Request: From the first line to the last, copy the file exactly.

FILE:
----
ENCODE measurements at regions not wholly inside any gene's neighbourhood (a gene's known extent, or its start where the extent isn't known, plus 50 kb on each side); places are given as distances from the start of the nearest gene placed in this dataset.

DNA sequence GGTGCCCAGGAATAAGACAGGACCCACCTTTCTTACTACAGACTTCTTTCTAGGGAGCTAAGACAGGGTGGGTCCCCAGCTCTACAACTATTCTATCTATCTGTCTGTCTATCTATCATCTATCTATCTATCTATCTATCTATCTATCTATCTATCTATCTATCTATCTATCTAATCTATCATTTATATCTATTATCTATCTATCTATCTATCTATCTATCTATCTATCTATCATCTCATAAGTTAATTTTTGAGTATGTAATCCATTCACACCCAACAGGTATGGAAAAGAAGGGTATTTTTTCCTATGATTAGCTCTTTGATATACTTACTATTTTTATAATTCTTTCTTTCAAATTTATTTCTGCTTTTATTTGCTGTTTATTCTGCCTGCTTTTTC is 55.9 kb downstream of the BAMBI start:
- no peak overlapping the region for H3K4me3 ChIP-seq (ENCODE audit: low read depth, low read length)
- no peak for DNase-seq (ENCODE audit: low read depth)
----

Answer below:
ENCODE measurements at regions not wholly inside any gene's neighbourhood (a gene's known extent, or its start where the extent isn't known, plus 50 kb on each side); places are given as distances from the start of the nearest gene placed in this dataset.

DNA sequence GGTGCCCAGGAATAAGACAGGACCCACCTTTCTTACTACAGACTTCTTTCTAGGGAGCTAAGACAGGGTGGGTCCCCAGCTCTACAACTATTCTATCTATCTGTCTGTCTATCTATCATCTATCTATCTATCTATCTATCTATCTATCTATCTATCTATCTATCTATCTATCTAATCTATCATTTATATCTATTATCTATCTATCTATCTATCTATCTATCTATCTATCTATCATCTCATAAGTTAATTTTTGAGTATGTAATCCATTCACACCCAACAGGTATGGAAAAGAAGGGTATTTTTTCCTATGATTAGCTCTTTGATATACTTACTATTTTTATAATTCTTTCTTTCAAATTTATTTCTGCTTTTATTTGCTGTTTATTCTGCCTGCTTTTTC is 55.9 kb downstream of the BAMBI start:
- no peak overlapping the region for H3K4me3 ChIP-seq (ENCODE audit: low read depth, low read length)
- no peak for DNase-seq (ENCODE audit: low read depth)